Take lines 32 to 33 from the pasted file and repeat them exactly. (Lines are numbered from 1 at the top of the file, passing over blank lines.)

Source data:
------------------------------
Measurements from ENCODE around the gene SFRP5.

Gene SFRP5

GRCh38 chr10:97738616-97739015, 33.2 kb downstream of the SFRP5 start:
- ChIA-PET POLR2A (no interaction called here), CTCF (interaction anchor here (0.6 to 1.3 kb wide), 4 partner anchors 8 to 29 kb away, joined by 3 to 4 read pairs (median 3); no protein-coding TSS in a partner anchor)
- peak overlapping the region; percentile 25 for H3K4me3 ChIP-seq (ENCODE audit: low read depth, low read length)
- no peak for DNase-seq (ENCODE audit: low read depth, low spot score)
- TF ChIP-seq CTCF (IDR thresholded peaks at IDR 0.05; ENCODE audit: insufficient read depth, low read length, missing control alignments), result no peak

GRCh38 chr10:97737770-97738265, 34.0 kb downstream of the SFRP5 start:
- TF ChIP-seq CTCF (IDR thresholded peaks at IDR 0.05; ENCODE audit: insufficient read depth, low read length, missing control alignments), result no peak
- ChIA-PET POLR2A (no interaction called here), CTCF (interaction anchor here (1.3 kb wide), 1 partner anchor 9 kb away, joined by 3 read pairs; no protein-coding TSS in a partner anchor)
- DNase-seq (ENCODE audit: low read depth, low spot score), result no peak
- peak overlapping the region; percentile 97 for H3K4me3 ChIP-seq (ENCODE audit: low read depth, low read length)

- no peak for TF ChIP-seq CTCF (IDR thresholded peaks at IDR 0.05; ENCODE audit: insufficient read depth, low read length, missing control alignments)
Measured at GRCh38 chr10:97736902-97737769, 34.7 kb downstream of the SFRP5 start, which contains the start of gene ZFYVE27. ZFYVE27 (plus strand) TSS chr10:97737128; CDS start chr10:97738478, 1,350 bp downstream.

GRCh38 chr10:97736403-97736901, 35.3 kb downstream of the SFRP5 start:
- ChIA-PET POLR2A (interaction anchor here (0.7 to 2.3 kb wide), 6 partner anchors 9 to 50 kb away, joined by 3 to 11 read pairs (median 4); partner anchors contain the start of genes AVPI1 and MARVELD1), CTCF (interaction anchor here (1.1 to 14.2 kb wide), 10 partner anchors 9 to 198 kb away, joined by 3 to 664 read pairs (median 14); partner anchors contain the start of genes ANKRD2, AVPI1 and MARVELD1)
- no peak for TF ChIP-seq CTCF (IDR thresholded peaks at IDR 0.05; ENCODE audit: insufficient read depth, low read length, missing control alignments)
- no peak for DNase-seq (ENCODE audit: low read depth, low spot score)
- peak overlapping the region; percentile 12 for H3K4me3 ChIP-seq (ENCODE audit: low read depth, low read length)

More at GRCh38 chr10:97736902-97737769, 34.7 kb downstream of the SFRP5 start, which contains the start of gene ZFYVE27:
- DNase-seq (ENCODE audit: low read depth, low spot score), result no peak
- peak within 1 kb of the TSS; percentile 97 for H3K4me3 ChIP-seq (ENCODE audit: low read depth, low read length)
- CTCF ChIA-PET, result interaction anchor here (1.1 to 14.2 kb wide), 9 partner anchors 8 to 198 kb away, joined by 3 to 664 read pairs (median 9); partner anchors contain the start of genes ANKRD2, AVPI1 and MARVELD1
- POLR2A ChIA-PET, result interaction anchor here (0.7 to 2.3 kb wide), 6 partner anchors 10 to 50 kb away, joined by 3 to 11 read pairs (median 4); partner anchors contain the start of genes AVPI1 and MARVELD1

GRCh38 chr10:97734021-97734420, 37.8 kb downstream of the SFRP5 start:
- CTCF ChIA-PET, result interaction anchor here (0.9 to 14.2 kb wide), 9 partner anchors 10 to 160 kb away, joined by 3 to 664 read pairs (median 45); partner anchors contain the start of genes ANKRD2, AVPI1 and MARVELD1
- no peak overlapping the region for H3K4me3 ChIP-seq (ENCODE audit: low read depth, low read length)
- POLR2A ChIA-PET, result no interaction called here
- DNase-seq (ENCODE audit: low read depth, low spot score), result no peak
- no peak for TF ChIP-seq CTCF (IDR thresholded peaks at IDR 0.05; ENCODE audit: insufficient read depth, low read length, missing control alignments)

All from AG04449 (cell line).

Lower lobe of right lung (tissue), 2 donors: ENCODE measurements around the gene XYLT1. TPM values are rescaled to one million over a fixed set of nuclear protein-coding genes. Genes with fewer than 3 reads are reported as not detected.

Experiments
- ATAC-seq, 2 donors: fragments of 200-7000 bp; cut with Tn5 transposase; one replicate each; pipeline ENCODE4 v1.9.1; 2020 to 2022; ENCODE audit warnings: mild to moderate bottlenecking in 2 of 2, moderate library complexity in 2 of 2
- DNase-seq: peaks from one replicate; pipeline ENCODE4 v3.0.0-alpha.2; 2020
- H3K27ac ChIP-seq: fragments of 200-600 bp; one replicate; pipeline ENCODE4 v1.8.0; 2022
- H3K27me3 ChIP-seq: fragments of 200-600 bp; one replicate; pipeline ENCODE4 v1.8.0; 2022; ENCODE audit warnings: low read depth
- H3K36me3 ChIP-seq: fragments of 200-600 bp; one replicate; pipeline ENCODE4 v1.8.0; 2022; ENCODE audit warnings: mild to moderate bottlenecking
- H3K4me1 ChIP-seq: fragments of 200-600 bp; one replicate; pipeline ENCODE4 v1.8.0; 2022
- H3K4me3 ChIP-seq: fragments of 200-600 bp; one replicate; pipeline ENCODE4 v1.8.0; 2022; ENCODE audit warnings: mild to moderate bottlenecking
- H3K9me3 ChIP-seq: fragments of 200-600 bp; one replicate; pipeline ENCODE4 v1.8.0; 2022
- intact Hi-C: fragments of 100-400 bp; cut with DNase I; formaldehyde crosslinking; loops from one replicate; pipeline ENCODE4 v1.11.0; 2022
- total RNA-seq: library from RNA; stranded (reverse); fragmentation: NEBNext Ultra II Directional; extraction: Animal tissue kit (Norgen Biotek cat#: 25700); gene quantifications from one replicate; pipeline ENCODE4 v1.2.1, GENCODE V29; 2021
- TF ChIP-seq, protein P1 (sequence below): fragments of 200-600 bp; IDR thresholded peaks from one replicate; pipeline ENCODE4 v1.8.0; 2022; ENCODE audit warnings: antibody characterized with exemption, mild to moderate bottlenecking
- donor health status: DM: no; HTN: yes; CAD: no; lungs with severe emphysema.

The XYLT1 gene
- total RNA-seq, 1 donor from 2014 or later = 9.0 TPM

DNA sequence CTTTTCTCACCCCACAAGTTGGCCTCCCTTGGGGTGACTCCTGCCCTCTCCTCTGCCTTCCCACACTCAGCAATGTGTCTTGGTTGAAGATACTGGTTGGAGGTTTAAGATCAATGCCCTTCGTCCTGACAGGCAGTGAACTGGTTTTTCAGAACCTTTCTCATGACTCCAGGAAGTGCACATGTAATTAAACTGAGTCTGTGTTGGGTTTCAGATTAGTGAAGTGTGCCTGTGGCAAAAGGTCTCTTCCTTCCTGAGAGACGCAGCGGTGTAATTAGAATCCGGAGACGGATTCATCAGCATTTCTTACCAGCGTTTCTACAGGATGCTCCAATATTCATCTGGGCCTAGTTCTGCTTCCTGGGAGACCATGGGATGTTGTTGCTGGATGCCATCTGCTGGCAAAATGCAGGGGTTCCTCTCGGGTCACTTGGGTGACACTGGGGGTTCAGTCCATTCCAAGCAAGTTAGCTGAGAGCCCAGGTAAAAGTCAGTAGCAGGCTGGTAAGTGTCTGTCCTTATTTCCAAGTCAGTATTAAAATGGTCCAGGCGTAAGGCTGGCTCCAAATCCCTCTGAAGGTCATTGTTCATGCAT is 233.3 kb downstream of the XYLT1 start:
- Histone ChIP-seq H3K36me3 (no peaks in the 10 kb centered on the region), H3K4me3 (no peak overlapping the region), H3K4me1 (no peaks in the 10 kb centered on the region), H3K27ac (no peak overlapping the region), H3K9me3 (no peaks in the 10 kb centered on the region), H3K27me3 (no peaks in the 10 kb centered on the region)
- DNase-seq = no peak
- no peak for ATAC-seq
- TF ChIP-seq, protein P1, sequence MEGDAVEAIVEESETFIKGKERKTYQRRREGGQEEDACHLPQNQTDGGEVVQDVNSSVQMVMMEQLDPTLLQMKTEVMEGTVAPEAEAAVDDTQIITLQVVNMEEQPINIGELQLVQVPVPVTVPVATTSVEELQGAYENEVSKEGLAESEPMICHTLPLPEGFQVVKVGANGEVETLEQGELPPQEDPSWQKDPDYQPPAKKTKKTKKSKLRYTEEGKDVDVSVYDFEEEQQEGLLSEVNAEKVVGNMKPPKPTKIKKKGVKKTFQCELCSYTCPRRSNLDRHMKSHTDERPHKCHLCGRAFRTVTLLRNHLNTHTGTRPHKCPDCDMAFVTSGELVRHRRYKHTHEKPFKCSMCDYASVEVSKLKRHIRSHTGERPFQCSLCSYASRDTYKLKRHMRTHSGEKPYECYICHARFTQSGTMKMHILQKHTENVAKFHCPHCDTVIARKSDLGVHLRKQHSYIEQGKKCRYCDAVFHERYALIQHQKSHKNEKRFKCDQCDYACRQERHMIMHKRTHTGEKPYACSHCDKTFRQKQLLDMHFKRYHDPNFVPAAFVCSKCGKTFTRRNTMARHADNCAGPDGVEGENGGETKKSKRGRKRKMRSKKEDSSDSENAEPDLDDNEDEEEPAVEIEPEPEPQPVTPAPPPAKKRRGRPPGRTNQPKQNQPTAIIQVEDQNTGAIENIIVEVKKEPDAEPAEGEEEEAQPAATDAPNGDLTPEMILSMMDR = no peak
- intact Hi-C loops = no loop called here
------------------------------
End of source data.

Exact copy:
Lower lobe of right lung (tissue), 2 donors: ENCODE measurements around the gene XYLT1. TPM values are rescaled to one million over a fixed set of nuclear protein-coding genes. Genes with fewer than 3 reads are reported as not detected.

Experiments